Kate Middleton paid tribute to Manchester today as she wore earrings with the city’s bee emblem teamed with grey Michael Kors coat she first wore in 2014 as she and Prince William visited the Glade of Light memorial to honour terror attack victims.
The Duke, 39, and Duchess of Cambridge, 40, were sombre as they arrived at the structure, which is a white marble ‘halo’ bearing the names of those killed in the attack, alongside Manchester Cathedral today.
Families of those who lost loved ones in the May 2017 atrocity have been able to make personalised memory capsules, containing mementos and messages embedded inside the halo of the ‘Glade of Light’ memorial.
The Duke and Duchess attended the service taking place alongside the memorial where Prince William went on to make a short speech, in which he spoke of his own grief for his mother, Princess Diana.
Prince William said: ‘As someone who lives with his own grief, I also know that what often matters most to the bereaved is that those we have lost are not forgotten. There is comfort in remembering. In acknowledging that, while taken horribly soon, they lived. They changed our lives. They were loved, and they are loved. It is why memorials such as the Glade of Light are so important. Why Catherine and I so wanted to be amongst you today.’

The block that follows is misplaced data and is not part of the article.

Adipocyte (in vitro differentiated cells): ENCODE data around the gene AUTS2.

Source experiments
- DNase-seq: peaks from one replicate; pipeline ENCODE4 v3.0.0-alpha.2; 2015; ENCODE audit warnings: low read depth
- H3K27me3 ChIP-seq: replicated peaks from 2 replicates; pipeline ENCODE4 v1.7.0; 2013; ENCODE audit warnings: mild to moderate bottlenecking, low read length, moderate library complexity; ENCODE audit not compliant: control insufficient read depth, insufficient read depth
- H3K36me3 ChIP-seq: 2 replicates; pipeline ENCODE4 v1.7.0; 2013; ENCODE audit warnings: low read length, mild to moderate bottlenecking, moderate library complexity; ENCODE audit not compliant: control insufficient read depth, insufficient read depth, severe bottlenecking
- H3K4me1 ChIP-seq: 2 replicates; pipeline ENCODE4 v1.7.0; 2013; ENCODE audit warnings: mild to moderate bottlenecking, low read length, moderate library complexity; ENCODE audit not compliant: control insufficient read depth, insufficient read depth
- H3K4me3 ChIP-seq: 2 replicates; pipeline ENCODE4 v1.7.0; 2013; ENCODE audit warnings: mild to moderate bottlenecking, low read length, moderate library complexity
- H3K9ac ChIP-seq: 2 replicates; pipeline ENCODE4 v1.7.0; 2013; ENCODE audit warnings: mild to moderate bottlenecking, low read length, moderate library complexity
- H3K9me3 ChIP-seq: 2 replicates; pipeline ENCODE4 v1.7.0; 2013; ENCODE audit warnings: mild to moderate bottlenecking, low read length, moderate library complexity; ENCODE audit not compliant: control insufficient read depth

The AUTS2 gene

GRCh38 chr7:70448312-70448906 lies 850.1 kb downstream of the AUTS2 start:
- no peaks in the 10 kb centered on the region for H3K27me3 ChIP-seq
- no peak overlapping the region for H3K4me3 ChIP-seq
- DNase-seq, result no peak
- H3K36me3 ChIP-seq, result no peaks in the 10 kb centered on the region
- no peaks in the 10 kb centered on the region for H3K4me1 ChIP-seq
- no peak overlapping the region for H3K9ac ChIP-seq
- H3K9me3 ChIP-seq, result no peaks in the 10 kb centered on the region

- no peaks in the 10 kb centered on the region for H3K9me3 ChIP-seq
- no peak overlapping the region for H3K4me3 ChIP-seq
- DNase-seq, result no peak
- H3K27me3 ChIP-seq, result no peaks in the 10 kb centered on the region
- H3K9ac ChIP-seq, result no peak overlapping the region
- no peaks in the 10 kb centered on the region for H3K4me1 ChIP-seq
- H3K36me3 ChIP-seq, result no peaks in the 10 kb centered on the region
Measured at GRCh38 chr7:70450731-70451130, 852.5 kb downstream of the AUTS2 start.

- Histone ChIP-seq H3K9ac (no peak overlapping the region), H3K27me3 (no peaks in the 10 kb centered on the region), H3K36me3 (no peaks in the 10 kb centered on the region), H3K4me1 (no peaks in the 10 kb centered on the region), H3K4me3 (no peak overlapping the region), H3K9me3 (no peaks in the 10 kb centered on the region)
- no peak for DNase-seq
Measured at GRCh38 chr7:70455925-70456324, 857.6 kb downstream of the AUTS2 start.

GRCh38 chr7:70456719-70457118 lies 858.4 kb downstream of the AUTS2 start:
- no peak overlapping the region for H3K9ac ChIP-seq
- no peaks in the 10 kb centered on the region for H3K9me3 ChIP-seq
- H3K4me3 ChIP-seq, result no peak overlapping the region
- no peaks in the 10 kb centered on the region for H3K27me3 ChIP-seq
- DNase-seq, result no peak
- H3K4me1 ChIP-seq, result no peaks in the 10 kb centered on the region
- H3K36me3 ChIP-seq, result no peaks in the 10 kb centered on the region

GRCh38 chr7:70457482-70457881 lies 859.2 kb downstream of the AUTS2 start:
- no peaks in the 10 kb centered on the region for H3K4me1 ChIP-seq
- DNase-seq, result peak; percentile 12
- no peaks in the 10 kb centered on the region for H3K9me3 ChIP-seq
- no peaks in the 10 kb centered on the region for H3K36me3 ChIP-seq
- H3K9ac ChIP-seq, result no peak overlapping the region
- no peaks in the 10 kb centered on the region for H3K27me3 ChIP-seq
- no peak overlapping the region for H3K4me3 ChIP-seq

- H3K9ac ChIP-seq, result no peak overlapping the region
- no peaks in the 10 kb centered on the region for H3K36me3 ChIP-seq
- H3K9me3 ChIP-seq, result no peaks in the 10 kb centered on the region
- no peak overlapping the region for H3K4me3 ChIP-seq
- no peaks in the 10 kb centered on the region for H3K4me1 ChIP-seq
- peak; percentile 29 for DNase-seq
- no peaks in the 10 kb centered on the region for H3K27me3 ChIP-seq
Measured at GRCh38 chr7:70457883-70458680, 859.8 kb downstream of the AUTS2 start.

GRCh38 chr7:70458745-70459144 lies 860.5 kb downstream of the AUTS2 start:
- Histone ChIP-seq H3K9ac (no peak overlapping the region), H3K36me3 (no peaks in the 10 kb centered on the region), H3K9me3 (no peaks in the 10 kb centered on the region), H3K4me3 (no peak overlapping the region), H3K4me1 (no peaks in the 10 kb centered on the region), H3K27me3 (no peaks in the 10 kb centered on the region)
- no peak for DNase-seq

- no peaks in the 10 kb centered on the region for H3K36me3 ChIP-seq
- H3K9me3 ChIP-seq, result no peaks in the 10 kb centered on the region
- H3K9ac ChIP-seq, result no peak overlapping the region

The royal couple then took a short walk around the memorial garden, where Kate lay a bouquet of white and blue flowers.
Prince William and Kate went on to join a private reception inside Manchester Cathedral, where they spoke with some of the bereaved families and those involved in the response effort.
Hundreds of people were injured alongside the 22 who died, who included six children under 16, the youngest aged just eight, in the attack by suicide bomber Salman Abedi at the end of an Ariana Grande concert.
Kate Middleton, 40, joined Prince William, 39, in Manchester today as they attended the official opening of the Glade of Light Memorial to commemorate the victims of the 2017 terrorist attack
The Duchess of Cambridge ent on to lay a bouquet of white and blue flowers during the memorial service earlier this afternoon